From a goat to a house

From a goat to a house

Three years ago we visited the community of Rutonde for the first time. One of the first people we met was an elderly widow living on the hillside above the road to Kigali. That story can be read <a href="">here</a>.

This lady lived with her daughter in a house that was barely fit to accommodate anything other than livestock. The door-frame had partially collapsed. A section of one wall had fallen away and the sun shone through the gap where the corrugated-iron roof no longer met the wall. And if the sun shone through on that day, the rain would surely pour through on another. Many dwellings in Rwanda are what might euphemystically be called basic. This house needed some work to bring it up to that standard.

This week we paid a return visit to the widow and saw how much these people can accomplish with very little. When we started our children's porridge project, not long after that first visit, this widow received one of several goats which were distributed around the district.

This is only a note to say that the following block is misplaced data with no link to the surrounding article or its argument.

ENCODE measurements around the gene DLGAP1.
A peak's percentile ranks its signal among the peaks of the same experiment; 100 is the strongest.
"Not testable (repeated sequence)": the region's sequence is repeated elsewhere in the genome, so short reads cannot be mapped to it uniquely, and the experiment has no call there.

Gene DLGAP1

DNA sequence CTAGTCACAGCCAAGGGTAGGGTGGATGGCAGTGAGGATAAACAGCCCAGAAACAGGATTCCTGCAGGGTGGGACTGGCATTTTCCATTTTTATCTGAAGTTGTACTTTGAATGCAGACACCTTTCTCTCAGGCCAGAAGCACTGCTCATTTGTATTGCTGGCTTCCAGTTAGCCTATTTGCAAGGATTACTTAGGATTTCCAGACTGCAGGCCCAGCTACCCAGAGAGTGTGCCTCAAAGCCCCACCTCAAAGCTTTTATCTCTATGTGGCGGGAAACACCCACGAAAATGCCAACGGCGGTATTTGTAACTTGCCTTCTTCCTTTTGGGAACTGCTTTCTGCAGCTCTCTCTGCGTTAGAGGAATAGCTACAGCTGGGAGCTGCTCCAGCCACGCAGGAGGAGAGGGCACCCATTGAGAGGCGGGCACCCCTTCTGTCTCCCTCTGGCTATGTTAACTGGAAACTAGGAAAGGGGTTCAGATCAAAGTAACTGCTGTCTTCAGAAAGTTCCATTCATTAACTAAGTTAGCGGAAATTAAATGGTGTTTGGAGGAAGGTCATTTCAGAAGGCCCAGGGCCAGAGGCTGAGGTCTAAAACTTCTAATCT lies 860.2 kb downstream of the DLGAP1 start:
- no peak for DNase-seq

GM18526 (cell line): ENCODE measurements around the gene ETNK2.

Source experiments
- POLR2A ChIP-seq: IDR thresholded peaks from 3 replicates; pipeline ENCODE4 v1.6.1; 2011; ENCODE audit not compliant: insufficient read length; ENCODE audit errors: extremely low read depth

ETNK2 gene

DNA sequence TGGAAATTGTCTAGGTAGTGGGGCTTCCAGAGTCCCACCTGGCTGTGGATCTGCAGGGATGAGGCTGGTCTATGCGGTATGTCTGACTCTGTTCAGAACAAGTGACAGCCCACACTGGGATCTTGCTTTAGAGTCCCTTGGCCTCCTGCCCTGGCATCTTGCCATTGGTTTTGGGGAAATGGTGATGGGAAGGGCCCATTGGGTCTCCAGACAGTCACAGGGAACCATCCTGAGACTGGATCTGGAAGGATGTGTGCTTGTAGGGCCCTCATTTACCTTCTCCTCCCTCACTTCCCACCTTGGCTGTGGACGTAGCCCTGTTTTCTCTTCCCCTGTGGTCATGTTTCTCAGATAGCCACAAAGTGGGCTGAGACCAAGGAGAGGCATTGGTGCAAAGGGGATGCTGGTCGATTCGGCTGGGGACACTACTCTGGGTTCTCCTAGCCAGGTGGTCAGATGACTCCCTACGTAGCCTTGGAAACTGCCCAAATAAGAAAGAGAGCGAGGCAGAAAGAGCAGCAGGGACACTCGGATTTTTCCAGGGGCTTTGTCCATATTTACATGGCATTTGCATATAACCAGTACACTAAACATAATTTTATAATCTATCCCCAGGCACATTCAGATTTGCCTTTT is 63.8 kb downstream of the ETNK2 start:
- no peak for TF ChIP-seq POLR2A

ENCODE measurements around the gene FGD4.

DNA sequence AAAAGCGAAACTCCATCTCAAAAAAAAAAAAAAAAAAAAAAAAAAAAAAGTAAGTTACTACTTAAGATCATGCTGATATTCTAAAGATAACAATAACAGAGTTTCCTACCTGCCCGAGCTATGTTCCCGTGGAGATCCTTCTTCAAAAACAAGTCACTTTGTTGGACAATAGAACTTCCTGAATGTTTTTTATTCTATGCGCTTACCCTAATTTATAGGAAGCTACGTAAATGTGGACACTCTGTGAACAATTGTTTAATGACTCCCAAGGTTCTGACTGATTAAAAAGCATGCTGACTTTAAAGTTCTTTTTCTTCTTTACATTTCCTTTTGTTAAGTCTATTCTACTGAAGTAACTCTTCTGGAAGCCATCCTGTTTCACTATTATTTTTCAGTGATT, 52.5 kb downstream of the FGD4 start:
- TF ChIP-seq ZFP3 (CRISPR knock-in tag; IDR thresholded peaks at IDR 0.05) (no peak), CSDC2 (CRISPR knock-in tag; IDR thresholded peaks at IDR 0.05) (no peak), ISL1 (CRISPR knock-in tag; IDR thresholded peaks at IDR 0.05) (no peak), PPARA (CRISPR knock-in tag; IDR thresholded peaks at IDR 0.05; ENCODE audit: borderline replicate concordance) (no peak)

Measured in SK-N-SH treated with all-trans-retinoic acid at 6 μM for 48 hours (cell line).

Three years later, that goat has provided several offspring, and with careful management, sufficient income to enable the widow to build another house. The new home is simple, the walls formed from mud on a wooden frame. But it is solid, has a door that fits and a roof that is weather-tight. The house stands in its own small patch of ground where there is a toilet and cooking area. Even better, the woman still has a goat and with it the prospect of ongoing income.

Recently we found a family who had received a rabbit from the porridge project and who had bought a pig from the money they were able to save. Turning a rabbit into a pig was impressive. Turning a goat into a house is even more so and gives us real encouragement that the Rutonde project is helping people to improve their lives.